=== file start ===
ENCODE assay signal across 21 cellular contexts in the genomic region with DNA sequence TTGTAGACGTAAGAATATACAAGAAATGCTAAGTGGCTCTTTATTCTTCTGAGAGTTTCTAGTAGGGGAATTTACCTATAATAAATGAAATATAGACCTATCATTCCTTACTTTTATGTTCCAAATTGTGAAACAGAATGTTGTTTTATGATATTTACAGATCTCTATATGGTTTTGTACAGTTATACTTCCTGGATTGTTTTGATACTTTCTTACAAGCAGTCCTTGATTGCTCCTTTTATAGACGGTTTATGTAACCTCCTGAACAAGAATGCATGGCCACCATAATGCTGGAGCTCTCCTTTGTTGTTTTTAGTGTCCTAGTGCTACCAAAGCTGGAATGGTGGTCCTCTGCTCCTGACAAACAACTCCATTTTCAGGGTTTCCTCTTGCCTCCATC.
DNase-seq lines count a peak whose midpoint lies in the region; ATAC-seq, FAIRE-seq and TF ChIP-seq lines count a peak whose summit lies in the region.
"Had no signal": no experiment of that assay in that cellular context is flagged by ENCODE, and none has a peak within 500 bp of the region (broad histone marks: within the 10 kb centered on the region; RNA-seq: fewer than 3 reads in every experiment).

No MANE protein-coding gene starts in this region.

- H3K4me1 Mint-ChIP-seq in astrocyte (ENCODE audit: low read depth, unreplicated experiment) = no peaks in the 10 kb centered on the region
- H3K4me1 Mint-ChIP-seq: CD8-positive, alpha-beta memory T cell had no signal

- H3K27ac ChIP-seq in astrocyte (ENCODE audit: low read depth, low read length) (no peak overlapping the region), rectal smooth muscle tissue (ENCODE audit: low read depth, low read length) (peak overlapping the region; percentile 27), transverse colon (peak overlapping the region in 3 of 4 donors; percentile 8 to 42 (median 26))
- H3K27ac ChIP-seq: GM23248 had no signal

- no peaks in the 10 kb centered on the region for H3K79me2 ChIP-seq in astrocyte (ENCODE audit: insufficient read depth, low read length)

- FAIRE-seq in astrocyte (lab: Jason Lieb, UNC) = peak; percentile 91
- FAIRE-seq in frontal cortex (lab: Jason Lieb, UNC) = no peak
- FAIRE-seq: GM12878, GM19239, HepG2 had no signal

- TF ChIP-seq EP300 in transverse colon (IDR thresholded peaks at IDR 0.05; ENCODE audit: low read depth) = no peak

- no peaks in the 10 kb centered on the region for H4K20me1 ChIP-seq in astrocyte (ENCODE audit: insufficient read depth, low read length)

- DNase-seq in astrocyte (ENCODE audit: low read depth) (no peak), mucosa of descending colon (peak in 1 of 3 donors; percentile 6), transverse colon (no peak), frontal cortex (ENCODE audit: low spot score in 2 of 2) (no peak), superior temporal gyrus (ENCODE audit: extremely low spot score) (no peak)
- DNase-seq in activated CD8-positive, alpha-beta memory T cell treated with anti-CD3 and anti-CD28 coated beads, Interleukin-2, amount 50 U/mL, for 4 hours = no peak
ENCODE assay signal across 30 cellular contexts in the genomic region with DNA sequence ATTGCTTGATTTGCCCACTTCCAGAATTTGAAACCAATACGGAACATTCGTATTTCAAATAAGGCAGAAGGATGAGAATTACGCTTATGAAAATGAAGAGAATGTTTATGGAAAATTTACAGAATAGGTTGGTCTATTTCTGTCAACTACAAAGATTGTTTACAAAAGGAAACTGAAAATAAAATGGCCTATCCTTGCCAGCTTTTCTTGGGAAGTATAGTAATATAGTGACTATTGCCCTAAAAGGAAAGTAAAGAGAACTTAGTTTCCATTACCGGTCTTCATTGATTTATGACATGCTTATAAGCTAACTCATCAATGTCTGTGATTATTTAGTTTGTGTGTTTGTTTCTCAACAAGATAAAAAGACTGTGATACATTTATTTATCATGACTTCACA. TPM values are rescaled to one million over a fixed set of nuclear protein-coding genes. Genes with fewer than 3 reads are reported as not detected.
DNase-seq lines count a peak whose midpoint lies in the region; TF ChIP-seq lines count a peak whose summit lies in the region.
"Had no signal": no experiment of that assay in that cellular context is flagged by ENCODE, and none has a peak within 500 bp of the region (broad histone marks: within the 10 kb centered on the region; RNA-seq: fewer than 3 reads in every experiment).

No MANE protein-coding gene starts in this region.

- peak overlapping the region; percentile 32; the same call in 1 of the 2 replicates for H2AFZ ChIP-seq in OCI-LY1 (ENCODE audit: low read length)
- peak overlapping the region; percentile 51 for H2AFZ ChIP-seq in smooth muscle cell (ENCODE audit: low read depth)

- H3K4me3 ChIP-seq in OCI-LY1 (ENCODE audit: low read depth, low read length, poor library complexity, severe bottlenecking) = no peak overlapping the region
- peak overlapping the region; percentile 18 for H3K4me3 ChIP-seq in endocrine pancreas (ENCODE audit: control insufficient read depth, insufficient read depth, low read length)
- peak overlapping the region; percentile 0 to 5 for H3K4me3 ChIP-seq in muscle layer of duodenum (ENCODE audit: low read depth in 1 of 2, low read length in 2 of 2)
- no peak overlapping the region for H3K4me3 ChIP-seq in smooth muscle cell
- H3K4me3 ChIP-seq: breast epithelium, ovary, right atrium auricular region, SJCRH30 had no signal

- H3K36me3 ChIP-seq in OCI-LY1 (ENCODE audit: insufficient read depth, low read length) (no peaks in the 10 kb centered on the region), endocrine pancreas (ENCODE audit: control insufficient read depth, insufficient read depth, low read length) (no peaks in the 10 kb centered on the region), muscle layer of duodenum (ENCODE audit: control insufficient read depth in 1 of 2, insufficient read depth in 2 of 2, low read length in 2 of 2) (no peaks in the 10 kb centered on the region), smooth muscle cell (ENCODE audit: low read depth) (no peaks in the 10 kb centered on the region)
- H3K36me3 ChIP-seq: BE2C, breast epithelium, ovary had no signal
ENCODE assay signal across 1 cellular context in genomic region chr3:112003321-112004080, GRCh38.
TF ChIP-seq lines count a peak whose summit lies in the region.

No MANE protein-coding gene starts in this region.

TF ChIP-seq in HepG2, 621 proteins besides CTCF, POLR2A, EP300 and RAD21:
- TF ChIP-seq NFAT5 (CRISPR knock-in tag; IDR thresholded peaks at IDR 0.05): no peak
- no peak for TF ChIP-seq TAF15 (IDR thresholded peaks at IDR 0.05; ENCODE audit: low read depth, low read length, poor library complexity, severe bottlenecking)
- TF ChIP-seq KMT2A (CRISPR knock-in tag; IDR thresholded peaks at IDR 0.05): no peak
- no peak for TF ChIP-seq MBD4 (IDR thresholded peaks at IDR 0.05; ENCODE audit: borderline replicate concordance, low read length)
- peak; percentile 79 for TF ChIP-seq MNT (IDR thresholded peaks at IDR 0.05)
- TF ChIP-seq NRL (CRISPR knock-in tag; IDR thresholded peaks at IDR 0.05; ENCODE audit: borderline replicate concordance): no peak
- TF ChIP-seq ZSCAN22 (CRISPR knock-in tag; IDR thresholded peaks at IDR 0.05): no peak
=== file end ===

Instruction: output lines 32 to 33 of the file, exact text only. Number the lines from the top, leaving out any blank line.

No MANE protein-coding gene starts in this region.

TF ChIP-seq in HepG2, 621 proteins besides CTCF, POLR2A, EP300 and RAD21: